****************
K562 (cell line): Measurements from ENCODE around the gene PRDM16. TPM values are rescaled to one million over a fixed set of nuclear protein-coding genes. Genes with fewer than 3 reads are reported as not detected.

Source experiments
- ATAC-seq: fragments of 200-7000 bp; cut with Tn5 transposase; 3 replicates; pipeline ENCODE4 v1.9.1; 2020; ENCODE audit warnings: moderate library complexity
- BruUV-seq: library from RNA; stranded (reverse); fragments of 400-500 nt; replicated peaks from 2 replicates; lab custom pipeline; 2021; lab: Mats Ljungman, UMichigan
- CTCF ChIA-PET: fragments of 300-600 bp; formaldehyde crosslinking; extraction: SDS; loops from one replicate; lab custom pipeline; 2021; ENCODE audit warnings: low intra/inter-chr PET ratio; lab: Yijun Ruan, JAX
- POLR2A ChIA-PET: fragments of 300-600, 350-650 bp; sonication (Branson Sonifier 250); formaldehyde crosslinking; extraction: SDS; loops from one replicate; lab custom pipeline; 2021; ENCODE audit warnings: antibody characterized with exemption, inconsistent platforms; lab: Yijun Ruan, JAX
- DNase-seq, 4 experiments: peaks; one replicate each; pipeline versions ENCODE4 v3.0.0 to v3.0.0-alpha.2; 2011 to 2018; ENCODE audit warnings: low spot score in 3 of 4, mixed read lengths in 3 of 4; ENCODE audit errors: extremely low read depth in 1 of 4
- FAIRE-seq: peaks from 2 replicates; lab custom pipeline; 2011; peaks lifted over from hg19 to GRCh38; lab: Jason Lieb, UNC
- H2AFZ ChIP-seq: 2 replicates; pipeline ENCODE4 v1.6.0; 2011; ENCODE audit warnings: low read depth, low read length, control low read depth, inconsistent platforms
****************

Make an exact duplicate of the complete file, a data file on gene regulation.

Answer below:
K562 (cell line): Measurements from ENCODE around the gene PRDM16. TPM values are rescaled to one million over a fixed set of nuclear protein-coding genes. Genes with fewer than 3 reads are reported as not detected.

Source experiments
- ATAC-seq: fragments of 200-7000 bp; cut with Tn5 transposase; 3 replicates; pipeline ENCODE4 v1.9.1; 2020; ENCODE audit warnings: moderate library complexity
- BruUV-seq: library from RNA; stranded (reverse); fragments of 400-500 nt; replicated peaks from 2 replicates; lab custom pipeline; 2021; lab: Mats Ljungman, UMichigan
- CTCF ChIA-PET: fragments of 300-600 bp; formaldehyde crosslinking; extraction: SDS; loops from one replicate; lab custom pipeline; 2021; ENCODE audit warnings: low intra/inter-chr PET ratio; lab: Yijun Ruan, JAX
- POLR2A ChIA-PET: fragments of 300-600, 350-650 bp; sonication (Branson Sonifier 250); formaldehyde crosslinking; extraction: SDS; loops from one replicate; lab custom pipeline; 2021; ENCODE audit warnings: antibody characterized with exemption, inconsistent platforms; lab: Yijun Ruan, JAX
- DNase-seq, 4 experiments: peaks; one replicate each; pipeline versions ENCODE4 v3.0.0 to v3.0.0-alpha.2; 2011 to 2018; ENCODE audit warnings: low spot score in 3 of 4, mixed read lengths in 3 of 4; ENCODE audit errors: extremely low read depth in 1 of 4
- FAIRE-seq: peaks from 2 replicates; lab custom pipeline; 2011; peaks lifted over from hg19 to GRCh38; lab: Jason Lieb, UNC
- H2AFZ ChIP-seq: 2 replicates; pipeline ENCODE4 v1.6.0; 2011; ENCODE audit warnings: low read depth, low read length, control low read depth, inconsistent platforms